This invention relates generally to power generation and
simultaneous desalinization of seawater. Specifically, the invention relates to
improving thermal efficiency by using the heat of exhaust gases of a gas turbine
to heat water used in the distillation of seawater.
Commercially available desalinization techniques can be
classified generally into two categories. The first includes distillation processes
that require mainly heat plus some electricity for ancillary equipment. The second
includes reverse osmosis processes. In the distillation processes, vapor is produced
by heating the seawater close to its boiling temperature and passing it through
a series of stages under successively decreasing pressures to induce flashing. The
vapor produced is then condensed and cooled as distillate.
In reverse osmosis processes, pure water is forced to pass
under pressure through special semi-permeable membranes, while salt is rejected.
The pressure differential must be high enough to overcome the natural tendency of
water to move from the low salt concentration side of a membrane to the high concentration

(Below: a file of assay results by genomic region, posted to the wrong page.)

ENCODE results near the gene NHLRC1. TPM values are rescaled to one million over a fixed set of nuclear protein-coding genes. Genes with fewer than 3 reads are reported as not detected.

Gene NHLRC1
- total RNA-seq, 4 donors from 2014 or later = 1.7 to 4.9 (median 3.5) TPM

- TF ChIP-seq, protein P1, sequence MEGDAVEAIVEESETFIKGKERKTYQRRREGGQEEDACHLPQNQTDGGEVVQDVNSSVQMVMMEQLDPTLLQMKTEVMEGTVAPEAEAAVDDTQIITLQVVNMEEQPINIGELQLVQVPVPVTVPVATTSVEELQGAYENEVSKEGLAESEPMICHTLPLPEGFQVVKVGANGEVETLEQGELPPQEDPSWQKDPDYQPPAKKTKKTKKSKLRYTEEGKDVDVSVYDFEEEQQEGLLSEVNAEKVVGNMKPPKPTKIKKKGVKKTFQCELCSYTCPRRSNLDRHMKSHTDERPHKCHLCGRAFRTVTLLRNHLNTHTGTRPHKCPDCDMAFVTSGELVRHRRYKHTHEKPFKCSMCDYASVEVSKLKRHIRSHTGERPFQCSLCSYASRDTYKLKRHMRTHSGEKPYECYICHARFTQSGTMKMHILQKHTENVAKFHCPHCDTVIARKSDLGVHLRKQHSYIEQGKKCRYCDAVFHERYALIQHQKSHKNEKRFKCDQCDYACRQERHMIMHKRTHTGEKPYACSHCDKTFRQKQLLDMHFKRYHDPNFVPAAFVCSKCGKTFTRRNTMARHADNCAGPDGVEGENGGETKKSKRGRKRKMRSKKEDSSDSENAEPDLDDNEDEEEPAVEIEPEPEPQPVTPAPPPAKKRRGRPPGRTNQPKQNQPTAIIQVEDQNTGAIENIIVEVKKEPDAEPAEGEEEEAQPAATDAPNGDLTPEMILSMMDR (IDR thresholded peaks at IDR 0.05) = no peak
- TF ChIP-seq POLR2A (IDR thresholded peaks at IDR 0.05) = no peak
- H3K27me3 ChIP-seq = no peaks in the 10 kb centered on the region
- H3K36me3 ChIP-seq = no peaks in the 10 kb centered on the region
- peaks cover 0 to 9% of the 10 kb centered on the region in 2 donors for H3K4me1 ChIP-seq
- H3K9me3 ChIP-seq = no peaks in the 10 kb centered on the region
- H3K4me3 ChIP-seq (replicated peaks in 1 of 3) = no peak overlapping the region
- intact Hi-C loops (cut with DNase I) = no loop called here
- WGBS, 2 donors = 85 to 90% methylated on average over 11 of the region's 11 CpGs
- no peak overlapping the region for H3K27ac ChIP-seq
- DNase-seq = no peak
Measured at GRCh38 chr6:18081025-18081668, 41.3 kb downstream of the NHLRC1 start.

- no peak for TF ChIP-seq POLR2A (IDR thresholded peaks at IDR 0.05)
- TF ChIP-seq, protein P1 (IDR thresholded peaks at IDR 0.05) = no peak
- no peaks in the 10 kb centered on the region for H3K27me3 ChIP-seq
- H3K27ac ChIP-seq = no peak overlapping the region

side, as determined by osmotic pressure.
DE 2 520 936
discloses a process for evaporation and heating using exhaust gas.
This invention is particularly adapted for distillation
processes that typically use low pressure steam to heat the seawater as a first
step in the distillation process.
When desalinization plants are integrated into gas turbine
power plants, they are invariably incorporated as combined cycle power plants that
utilize both gas and steam turbines. In combined cycle plants, electricity is produced
with high-pressure steam, generated by heat exchange with gas turbine exhaust gases,
to run turbines that in turn power electric generators. In a typical case, boilers
produce high-pressure steam at about 540°C (1,000°F). As this steam expands
in the turbine, its temperature and energy level is reduced. Distillation plants
need steam having a temperature of about 120°C (248°F) or below, and this
steam can be obtained by extracting lower temperature steam at the low pressure
end of the turbine after much of its energy has been used to generate electricity.
This low pressure steam is then run through the distillation plant's brine heater,
thereby increasing the temperature of the incoming seawater. The condensate from
the extracted steam is then returned to the boiler to be reheated.
This invention uses the calories of the gas turbine exhaust
gases without having to resort to a complex and expensive installation as in the
case of a combined cycle power generation plant. More specifically, a thermal transfer